Ukirk Journeying with young adults as we follow Christ

OCTOBER 9, 2017   Luke 5:1-11


  • MEDITATION: The big catch of fish and the blessed miracle of not tipping the boat over is really amazing here... but what catches me most off-guard is the last six words, "they left everything and followed him." Luke doesn't say anything else, which implies that the disciples didn't text their parents or guardians (my Mother would kill me), turn in their homework assignments, stop at an ATM, or even do something with all those fish. They just left!  Who does that?  Contrast their immediate response to Jesus with some of the responses from the prophets we meet in the Old Testament. Take Jonah, for example, who takes his sweet time getting to where God has called him to go. Jonah is more my speed. I got things to do. Places to go. People to see. And God, as Jonah notes, often calls us to places we don't want to go, with people we don't want to meet, and things we don't want to do. So what's the hurry, fellas? One of the better explanations I've heard is that all of the disciples Jesus called, especially these blue-collar-at-best fisher bros, were all people no one had ever called on before. And when you've never been called, and your phone finally rings, with miracles on the other end, you go. You leave. You don't wait. You don't stall with something else you need to do first. What if I saw Jesus that way? What if Jesus is first person, place, thing to ever call me? That's accurate, God chooses us before we choose God... and truly schedule changing. I might miss turning in that homework assignment -- at the very least it would move way down my list of priorities.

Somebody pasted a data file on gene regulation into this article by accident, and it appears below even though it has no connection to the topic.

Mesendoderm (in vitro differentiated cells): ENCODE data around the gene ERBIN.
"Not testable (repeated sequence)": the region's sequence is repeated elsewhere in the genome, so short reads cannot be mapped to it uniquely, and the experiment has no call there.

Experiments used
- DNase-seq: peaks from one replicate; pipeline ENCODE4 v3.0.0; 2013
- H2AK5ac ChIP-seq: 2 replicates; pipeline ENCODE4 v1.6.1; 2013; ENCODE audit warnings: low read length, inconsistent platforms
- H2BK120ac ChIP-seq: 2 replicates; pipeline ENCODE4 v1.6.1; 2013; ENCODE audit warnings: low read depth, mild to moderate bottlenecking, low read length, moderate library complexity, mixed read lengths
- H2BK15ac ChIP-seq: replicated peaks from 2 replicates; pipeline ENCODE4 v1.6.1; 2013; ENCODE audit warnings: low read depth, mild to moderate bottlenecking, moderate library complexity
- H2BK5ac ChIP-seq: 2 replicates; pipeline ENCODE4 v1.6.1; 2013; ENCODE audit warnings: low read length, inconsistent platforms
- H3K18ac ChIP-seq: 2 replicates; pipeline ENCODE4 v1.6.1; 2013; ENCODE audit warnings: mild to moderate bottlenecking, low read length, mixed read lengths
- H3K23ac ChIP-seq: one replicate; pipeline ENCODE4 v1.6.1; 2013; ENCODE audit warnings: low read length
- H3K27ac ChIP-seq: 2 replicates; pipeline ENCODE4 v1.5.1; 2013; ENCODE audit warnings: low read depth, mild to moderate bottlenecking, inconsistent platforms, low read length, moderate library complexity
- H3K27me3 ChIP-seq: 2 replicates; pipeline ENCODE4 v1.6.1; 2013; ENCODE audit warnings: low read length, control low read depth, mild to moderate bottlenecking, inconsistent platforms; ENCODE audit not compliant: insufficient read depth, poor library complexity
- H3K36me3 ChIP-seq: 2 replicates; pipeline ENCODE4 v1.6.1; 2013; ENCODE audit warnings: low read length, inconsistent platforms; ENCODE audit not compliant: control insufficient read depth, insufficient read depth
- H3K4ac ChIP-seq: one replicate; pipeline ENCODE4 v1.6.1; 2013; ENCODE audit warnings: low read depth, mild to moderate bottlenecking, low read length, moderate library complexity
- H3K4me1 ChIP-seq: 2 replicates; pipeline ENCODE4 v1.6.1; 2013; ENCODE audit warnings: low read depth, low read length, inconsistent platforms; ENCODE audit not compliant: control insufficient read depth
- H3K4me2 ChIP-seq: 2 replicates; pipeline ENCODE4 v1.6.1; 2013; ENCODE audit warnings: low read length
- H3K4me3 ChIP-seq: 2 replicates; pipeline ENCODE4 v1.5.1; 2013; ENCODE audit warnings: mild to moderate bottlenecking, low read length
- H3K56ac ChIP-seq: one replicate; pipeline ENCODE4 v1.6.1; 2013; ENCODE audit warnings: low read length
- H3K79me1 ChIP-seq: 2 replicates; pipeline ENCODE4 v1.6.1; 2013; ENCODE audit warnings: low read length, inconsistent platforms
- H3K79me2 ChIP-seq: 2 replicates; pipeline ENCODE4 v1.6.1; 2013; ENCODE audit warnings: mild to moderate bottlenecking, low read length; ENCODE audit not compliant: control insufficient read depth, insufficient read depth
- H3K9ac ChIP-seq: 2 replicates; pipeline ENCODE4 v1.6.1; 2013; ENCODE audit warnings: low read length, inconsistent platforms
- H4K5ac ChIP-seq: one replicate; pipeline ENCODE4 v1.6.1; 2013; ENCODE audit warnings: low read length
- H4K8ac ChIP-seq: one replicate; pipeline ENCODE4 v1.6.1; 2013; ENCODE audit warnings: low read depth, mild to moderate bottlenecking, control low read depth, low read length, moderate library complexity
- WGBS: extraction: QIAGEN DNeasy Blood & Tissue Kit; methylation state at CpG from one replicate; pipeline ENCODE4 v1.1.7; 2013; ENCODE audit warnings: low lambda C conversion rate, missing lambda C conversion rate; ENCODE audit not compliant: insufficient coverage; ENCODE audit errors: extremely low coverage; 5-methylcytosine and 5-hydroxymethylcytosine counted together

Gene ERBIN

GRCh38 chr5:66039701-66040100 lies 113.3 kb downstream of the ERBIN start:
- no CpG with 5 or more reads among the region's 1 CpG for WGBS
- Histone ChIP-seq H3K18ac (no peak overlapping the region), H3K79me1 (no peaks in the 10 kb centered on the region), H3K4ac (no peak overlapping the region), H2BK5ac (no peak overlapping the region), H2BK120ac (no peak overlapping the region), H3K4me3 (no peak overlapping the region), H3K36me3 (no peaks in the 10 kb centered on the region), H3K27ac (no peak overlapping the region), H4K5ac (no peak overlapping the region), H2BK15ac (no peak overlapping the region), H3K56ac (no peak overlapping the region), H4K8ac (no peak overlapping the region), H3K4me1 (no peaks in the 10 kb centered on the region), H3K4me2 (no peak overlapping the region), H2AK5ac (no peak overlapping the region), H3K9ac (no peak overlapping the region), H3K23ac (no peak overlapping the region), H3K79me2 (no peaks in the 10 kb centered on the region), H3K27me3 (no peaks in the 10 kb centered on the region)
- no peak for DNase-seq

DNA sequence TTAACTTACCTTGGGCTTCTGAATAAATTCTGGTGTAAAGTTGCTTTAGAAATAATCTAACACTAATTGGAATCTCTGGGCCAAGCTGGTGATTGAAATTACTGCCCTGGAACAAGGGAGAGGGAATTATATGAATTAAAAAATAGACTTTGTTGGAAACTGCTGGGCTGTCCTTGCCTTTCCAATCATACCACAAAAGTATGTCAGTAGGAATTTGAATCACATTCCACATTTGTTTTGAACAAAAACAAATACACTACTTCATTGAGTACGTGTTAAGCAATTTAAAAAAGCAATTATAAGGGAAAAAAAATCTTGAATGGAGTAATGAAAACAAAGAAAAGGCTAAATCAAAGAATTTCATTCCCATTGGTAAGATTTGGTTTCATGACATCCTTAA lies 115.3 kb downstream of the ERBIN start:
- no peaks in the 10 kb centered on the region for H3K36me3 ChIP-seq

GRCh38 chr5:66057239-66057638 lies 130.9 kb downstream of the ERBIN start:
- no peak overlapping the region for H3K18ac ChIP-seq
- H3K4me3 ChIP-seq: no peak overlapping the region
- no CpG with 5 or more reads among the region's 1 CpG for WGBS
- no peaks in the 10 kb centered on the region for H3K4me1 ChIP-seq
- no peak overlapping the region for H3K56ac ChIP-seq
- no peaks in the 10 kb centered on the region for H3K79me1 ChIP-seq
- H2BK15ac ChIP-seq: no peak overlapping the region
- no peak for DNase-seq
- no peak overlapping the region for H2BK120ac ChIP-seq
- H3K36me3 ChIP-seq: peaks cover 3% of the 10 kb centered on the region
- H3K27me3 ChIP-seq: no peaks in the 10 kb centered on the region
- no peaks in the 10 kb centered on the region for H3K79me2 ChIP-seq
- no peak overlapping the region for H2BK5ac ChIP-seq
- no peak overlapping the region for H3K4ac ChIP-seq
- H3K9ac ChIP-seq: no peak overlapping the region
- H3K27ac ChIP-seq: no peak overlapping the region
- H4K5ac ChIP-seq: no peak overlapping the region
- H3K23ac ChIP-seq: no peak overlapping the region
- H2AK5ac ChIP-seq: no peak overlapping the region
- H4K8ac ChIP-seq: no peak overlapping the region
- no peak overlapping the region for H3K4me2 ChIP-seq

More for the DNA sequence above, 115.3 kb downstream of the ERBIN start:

• FOR DISCUSSION: Are you a Jonah or a Simon Peter? Say more about that... 

  • LINKS/OTHER RESOURCES: There are multiple graphic novel versions of Jonah... this is my favorite. It's a great translation and you can buy it on Amazon for less than $14: The Unlikely Chosen.

  • Thanks to Lindsey Groves of UKirk Nashville for guest writing this week's edition of UWorship: Meditations on Luke